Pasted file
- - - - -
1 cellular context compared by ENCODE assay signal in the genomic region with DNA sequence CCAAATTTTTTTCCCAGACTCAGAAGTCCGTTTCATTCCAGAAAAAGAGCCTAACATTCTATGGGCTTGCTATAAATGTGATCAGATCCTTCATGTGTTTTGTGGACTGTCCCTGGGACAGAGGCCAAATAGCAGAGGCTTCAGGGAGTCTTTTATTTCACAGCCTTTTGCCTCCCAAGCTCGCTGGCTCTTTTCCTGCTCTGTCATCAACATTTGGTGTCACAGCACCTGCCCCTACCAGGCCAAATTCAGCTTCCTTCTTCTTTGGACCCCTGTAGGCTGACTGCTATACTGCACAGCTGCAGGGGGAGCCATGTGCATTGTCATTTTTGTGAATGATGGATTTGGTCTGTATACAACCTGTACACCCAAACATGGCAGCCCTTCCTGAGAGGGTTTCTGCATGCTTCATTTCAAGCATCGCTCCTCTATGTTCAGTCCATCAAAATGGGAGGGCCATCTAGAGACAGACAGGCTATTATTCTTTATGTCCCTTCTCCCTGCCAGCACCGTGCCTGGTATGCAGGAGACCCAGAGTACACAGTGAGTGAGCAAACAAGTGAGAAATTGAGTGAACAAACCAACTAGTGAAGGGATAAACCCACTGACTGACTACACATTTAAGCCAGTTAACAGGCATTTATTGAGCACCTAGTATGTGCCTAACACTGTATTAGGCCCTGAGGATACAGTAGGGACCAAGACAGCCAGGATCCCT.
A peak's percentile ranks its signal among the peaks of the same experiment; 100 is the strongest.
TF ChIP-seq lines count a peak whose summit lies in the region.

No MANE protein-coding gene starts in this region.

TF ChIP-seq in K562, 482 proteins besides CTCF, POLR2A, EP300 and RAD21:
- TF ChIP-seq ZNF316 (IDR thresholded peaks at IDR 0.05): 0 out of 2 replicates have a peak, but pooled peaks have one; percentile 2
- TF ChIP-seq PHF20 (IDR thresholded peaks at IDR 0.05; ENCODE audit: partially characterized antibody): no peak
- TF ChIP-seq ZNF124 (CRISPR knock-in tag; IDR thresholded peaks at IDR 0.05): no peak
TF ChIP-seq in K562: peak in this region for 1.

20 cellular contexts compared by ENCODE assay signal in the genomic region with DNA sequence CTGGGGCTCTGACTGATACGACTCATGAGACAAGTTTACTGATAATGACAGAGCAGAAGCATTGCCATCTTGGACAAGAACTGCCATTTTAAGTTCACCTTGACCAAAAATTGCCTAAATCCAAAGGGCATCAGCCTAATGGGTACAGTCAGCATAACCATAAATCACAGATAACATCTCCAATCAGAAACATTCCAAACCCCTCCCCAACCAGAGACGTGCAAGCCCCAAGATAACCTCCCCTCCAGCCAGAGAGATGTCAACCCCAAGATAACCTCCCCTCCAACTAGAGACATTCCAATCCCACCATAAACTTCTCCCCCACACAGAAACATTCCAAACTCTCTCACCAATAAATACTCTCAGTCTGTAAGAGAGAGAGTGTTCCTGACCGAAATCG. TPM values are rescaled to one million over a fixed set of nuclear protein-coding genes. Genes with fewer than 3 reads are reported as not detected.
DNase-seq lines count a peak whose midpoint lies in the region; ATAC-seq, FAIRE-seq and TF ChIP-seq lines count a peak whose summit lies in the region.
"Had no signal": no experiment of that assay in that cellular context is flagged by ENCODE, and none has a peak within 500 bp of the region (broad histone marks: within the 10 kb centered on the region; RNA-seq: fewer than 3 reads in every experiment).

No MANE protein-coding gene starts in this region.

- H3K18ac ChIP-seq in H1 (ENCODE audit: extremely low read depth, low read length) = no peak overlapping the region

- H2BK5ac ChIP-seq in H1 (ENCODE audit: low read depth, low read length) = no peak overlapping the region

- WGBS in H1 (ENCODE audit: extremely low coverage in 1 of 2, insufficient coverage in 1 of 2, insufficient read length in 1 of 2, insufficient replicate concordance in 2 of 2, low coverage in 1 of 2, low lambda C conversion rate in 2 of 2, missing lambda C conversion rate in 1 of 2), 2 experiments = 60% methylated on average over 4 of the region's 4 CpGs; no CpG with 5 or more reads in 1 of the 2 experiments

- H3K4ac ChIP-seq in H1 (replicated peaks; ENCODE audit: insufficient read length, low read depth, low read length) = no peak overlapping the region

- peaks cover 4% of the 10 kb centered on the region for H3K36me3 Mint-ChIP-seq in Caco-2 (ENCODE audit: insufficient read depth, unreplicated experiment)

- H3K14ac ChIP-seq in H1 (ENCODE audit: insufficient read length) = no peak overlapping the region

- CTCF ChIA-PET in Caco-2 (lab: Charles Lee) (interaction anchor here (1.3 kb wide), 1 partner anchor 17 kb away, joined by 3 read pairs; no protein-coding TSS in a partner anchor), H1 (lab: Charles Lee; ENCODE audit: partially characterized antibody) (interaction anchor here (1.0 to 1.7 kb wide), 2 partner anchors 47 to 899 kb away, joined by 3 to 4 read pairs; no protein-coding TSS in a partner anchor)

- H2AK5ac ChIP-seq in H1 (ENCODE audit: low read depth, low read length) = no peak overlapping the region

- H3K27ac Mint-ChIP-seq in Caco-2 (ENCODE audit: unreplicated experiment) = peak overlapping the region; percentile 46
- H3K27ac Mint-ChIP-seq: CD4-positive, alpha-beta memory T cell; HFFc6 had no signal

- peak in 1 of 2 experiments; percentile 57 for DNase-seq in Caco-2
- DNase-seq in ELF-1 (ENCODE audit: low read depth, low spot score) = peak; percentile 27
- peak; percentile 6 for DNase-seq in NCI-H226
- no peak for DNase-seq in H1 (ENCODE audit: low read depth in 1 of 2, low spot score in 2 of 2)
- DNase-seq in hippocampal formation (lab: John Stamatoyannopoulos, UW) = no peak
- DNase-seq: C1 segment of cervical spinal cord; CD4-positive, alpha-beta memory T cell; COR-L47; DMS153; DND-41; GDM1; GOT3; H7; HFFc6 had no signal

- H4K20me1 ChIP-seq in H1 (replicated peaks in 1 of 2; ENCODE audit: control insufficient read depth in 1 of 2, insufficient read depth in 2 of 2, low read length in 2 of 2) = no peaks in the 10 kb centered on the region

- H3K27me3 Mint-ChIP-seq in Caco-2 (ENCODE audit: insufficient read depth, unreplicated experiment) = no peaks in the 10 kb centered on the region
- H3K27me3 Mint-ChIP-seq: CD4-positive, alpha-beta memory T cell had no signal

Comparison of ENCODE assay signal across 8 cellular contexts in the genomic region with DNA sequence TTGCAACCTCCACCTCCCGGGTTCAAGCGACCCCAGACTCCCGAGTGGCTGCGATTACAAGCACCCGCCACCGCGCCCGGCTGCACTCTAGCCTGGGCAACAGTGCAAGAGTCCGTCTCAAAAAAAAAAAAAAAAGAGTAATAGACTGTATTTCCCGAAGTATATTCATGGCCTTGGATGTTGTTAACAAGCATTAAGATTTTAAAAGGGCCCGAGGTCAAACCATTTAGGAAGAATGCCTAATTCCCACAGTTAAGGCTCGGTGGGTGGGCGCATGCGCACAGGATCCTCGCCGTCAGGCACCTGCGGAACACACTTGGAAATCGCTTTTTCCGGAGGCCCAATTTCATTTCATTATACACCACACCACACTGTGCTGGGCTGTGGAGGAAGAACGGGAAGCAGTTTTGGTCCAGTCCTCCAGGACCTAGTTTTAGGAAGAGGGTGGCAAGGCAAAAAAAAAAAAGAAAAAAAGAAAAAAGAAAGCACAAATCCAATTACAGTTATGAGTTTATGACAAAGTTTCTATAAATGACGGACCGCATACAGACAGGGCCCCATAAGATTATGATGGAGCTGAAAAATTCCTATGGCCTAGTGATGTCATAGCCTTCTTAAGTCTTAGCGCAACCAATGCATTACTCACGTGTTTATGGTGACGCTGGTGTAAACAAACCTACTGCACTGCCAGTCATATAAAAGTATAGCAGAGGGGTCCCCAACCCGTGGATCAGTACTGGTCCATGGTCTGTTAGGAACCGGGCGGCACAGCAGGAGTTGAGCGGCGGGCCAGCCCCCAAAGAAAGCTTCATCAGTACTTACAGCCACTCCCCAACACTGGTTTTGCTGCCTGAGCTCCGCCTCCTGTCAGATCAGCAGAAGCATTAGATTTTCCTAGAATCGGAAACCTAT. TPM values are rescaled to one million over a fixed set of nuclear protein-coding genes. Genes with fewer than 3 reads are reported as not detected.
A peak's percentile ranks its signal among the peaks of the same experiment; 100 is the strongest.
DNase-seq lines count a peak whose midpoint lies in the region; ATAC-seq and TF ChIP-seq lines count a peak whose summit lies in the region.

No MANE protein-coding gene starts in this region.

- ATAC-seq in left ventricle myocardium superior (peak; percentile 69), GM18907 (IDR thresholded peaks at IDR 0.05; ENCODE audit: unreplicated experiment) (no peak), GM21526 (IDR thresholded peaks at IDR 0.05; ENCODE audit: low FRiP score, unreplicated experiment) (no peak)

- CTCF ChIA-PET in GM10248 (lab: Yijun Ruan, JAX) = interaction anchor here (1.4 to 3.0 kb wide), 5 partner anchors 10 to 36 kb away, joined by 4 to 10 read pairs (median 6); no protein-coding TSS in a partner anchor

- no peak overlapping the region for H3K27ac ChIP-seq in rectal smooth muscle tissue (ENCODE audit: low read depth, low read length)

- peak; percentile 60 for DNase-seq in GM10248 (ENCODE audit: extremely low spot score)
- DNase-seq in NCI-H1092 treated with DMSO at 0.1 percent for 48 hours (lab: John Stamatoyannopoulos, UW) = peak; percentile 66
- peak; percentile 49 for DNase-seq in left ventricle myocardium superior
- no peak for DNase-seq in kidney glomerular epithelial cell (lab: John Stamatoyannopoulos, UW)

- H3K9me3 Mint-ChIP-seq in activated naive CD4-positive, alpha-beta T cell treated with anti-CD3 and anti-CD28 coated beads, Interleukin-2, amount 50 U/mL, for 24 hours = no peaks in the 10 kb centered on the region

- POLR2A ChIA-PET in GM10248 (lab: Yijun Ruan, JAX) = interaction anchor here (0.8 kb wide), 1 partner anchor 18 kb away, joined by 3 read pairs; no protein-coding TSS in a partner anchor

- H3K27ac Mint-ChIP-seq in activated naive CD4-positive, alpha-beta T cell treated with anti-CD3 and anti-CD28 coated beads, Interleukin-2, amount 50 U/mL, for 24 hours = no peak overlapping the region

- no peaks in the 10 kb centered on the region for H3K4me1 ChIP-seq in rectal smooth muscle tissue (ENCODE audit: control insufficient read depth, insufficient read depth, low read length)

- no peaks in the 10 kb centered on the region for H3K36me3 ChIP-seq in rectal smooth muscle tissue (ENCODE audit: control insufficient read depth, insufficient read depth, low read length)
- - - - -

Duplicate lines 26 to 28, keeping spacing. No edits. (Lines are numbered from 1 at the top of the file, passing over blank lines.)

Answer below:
- peak; percentile 6 for DNase-seq in NCI-H226
- no peak for DNase-seq in H1 (ENCODE audit: low read depth in 1 of 2, low spot score in 2 of 2)
- DNase-seq in hippocampal formation (lab: John Stamatoyannopoulos, UW) = no peak